Critiquing well is a two way street, whether you’re using an editor, beta readers, or other writers as critiquing partners. The person giving the feedback needs to be willing to adjust it to meet the needs of the person he or she is giving the feedback too, and vice versa.
- Person #1 writes rough first drafts. He needs to get his ideas out on paper, not worrying about the line-to-line mistakes. Bogging him down with the “small” problems isn’t very helpful, because he already knows he needs to change those things. He wants “bigger picture” issues.
- Person #2 writes almost flawless first drafts that take her countless hours to write. She loves feedback, but sometimes she needs to work the problems out on her own. Once you point something out, let it go. She’ll decide what works best for her when she’s ready. She’s not a plotter, she’s a panser, and she’s fine with that.
- Person #3 writes minimalistic first drafts. It’s hard sometimes to determine exactly what she wants. Usually a combination of line edits and overall feedback works best, but chances are she’ll end up rewriting it multiple times before it’s where she want. That’s simply her process.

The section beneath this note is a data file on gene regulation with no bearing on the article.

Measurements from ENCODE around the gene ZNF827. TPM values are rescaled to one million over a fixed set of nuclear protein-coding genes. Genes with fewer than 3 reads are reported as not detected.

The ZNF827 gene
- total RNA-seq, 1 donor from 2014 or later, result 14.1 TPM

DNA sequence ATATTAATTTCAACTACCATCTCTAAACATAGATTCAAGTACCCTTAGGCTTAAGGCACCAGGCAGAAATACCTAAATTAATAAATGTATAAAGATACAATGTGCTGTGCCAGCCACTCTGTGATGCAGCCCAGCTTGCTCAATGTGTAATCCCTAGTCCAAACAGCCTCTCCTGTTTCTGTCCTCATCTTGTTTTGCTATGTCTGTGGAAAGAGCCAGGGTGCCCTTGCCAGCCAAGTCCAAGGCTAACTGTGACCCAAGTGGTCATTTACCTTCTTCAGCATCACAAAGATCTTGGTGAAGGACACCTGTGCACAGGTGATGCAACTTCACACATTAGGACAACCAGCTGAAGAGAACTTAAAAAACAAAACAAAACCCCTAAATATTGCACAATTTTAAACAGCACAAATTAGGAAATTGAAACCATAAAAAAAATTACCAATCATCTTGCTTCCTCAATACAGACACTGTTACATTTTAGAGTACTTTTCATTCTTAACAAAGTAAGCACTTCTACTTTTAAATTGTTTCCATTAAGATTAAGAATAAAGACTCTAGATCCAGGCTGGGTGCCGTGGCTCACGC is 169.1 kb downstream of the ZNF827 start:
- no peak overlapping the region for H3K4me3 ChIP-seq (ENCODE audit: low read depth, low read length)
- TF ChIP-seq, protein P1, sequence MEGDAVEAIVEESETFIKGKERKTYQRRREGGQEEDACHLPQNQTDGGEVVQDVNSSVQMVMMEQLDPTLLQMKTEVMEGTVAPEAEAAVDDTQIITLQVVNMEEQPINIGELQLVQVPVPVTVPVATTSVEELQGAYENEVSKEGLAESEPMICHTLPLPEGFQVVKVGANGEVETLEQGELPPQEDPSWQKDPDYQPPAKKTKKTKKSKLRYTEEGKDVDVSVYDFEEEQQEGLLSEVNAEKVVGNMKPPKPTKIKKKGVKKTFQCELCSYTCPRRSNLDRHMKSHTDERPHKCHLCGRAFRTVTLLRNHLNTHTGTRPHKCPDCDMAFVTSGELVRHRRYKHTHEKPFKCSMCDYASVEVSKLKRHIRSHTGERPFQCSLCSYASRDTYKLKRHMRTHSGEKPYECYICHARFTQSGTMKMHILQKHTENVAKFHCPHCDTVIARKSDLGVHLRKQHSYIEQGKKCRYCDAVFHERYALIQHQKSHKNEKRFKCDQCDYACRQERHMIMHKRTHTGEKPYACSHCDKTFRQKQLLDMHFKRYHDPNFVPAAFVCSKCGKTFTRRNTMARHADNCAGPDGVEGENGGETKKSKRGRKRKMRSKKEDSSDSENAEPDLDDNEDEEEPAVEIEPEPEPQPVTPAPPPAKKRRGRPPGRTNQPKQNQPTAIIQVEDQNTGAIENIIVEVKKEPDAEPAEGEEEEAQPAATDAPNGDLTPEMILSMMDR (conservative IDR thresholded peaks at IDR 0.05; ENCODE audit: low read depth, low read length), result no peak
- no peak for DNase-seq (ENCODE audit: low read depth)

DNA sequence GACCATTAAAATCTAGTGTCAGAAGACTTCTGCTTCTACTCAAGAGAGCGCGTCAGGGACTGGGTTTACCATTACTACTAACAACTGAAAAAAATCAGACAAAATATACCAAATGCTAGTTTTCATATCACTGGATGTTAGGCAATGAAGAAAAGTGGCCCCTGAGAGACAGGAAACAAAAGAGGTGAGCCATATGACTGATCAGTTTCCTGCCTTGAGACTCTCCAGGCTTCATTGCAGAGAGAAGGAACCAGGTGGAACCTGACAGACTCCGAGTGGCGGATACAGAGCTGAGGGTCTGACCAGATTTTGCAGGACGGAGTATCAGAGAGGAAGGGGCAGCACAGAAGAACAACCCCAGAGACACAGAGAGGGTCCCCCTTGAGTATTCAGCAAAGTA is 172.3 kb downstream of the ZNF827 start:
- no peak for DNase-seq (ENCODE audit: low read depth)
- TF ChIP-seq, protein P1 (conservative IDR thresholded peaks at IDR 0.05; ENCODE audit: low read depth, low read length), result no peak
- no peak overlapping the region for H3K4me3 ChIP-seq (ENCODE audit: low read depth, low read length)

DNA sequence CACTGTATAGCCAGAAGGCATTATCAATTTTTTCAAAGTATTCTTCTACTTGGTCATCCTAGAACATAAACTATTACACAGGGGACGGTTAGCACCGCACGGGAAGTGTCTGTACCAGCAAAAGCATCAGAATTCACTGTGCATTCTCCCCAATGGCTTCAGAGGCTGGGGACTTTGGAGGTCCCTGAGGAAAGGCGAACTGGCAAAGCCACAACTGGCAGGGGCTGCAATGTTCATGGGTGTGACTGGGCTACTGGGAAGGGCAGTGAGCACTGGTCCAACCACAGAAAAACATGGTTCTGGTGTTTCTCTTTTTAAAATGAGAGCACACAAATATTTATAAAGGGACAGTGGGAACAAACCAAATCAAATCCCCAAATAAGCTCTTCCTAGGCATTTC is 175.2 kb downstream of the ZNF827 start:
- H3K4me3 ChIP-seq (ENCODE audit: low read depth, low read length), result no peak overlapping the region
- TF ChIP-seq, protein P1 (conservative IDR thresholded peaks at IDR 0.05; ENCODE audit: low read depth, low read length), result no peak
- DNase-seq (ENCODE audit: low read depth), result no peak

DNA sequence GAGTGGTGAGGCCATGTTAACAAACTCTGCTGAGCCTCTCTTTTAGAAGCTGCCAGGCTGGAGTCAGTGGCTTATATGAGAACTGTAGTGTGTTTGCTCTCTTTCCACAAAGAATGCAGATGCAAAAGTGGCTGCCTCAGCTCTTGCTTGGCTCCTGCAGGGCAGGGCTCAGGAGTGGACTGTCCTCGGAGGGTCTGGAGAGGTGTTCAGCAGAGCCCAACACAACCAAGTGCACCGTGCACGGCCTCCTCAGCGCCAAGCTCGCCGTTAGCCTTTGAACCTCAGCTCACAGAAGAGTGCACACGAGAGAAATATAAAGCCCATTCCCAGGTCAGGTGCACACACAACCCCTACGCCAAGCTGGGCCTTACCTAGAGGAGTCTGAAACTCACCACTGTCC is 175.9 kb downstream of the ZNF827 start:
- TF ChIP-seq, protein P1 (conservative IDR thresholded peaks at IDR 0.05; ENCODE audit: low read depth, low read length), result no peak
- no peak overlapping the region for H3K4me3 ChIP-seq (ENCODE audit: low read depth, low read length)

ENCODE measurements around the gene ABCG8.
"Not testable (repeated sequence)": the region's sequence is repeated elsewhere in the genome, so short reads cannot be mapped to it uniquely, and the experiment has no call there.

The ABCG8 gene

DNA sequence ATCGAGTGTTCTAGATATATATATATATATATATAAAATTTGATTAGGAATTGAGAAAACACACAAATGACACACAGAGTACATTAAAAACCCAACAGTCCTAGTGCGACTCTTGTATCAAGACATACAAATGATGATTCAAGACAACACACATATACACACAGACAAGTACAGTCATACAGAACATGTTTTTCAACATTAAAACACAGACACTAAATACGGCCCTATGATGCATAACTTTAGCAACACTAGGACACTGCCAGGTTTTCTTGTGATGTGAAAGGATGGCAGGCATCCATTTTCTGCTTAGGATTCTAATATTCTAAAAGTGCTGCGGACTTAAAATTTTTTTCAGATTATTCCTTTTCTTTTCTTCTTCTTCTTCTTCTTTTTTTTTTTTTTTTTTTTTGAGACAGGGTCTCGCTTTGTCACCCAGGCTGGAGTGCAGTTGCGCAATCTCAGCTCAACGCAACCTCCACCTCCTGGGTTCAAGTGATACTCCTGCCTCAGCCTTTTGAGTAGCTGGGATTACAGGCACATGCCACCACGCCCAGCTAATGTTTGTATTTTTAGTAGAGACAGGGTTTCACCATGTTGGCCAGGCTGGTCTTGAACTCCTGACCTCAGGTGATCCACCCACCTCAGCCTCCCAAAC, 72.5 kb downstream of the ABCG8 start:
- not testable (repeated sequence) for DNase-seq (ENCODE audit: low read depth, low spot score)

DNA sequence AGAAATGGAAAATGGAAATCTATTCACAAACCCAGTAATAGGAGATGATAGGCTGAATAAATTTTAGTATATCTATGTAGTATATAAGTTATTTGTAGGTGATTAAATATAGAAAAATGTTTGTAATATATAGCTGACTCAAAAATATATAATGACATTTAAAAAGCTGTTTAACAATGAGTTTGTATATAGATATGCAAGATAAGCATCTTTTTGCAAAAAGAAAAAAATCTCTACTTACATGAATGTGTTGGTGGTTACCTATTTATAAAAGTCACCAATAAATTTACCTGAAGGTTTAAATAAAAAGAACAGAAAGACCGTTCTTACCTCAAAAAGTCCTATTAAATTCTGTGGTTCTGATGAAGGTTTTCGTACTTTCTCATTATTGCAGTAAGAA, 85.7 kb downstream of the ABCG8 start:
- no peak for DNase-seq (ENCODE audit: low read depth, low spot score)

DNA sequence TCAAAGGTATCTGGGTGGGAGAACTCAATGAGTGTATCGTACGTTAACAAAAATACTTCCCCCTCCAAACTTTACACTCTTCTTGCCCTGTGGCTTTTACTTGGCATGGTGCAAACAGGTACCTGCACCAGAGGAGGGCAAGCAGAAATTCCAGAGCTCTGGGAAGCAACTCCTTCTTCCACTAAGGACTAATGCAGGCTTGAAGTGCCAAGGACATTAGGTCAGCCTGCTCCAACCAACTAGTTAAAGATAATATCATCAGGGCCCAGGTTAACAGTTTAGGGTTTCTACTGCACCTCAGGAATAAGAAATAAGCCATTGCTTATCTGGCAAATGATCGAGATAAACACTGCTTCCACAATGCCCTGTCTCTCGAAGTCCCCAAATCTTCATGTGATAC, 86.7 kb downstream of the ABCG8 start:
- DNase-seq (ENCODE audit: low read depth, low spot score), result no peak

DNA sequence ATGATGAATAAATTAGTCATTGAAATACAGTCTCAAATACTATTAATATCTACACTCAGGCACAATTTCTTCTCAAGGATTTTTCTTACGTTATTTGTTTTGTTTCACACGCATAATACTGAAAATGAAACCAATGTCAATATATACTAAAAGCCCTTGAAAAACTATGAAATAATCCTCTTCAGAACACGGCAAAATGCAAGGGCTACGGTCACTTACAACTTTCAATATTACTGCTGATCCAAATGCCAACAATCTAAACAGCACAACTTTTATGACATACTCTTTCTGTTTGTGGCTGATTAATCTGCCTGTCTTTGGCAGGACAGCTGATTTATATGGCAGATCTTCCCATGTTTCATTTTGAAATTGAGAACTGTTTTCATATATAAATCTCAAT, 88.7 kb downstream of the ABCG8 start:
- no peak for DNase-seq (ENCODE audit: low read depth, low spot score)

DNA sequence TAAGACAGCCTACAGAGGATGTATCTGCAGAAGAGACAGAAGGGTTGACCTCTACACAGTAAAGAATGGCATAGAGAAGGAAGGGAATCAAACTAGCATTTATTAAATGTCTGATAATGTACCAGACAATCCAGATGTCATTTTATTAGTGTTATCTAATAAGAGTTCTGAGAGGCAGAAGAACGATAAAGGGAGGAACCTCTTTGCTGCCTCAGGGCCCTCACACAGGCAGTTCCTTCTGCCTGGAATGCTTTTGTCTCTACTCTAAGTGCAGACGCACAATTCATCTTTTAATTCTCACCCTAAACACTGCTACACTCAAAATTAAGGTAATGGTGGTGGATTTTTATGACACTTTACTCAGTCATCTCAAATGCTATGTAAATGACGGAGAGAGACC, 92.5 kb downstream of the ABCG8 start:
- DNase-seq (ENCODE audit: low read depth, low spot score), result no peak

- Person #4 tries to make fully flushed out drafts. Sometimes he hits the mark, and sometimes he doesn’t. He usually likes line edits and larger edits, although his drafts are usually pretty clean.
If a critiquer doesn’t understand what the other person needs, it isn’t very helpful. Both parties need to have open communication, or seeds of annoyance can grow on both sides. So the best thing a writer can do is say exactly what they need.
- This is rough, so don’t worry about line edits. Focus on the bigger person
- This should be clean. But what are your impressions of the main character, setting, and overall plot?
Sometimes open communication can fix it all. Sometimes personalities simply don’t work together, no matter what. And sometimes… you strike gold and work together flawlessly. You never know until you put yourself out there and try.